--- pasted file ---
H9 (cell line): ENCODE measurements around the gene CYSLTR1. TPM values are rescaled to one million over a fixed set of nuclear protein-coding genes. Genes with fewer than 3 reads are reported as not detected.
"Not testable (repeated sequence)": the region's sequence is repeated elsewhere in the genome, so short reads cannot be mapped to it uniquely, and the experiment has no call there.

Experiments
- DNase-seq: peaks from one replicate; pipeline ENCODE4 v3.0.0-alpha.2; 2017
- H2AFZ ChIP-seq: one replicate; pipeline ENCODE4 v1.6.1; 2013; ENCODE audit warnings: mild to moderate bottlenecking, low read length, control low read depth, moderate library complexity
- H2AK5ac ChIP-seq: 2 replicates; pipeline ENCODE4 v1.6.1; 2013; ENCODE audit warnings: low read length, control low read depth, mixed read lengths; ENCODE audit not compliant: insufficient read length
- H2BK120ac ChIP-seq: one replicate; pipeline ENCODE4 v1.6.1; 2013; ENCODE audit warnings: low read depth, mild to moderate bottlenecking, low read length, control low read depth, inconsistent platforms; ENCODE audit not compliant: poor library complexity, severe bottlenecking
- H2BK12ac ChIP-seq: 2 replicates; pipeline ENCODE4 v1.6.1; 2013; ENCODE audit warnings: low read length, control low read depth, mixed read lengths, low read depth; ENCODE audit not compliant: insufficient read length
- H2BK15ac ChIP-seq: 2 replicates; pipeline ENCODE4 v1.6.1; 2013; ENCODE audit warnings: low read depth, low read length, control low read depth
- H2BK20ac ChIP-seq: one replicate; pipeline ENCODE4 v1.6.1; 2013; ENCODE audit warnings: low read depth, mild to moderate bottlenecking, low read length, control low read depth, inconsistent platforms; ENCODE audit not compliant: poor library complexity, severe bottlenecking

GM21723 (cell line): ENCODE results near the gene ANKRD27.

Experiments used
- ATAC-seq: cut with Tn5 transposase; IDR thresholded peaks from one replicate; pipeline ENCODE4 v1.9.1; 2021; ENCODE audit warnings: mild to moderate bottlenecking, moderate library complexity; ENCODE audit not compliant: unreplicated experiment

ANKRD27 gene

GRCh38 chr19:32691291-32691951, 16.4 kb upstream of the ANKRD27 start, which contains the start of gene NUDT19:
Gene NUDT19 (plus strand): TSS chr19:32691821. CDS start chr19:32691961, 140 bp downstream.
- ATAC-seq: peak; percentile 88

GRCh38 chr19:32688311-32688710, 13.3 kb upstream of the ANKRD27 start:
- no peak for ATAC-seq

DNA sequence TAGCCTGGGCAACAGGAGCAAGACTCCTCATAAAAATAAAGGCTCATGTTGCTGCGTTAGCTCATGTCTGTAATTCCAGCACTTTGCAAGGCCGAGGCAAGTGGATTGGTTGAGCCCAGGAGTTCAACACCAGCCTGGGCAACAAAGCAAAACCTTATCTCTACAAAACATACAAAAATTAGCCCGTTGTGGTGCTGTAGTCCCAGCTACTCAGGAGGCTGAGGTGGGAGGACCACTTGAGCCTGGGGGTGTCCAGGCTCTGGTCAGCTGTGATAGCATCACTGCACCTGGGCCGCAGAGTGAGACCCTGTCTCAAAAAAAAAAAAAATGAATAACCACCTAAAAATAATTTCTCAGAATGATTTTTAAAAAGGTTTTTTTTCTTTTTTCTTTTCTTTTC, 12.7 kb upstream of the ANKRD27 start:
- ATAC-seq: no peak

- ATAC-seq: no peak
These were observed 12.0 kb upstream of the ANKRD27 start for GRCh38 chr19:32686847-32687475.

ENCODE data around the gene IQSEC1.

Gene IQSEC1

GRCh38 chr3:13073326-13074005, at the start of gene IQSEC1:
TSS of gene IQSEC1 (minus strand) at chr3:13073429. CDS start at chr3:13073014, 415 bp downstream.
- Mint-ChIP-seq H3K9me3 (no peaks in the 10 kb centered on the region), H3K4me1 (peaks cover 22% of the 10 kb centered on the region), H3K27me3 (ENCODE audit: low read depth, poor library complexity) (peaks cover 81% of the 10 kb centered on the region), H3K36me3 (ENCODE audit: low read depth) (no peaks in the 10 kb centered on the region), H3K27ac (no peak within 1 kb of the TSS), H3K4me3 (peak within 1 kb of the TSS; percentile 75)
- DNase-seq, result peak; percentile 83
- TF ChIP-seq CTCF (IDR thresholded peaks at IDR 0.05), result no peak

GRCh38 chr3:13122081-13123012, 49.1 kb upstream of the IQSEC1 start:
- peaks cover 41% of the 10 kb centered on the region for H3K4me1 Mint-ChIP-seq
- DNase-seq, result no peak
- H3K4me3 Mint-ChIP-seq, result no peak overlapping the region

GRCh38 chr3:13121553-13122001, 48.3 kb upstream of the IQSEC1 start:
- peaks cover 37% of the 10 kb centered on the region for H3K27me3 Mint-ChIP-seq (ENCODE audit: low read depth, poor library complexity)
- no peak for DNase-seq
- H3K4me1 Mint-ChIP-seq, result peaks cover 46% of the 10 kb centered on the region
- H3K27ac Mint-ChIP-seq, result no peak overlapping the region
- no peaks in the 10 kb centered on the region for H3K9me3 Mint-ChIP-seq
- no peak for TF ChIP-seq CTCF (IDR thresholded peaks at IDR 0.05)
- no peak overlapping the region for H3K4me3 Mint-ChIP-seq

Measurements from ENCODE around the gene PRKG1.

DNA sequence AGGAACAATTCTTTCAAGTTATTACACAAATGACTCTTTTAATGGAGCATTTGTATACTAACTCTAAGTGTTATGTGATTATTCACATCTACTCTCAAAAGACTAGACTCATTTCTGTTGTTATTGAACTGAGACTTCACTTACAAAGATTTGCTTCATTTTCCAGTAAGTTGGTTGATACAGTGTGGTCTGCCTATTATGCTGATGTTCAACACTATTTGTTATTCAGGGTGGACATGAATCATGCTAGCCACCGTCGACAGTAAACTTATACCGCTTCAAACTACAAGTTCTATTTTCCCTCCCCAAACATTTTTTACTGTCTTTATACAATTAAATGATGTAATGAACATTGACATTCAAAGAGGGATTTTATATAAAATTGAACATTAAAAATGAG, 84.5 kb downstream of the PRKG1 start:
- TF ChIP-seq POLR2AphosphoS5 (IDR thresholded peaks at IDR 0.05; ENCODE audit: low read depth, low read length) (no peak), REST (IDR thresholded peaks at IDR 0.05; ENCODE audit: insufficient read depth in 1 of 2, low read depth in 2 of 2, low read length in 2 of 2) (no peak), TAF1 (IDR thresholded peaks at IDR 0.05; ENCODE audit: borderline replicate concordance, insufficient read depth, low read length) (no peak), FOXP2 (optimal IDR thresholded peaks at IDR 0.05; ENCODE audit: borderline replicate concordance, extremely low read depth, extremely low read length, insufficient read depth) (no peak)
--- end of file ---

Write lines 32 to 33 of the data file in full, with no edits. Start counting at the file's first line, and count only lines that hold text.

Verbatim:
- peaks cover 41% of the 10 kb centered on the region for H3K4me1 Mint-ChIP-seq
- DNase-seq, result no peak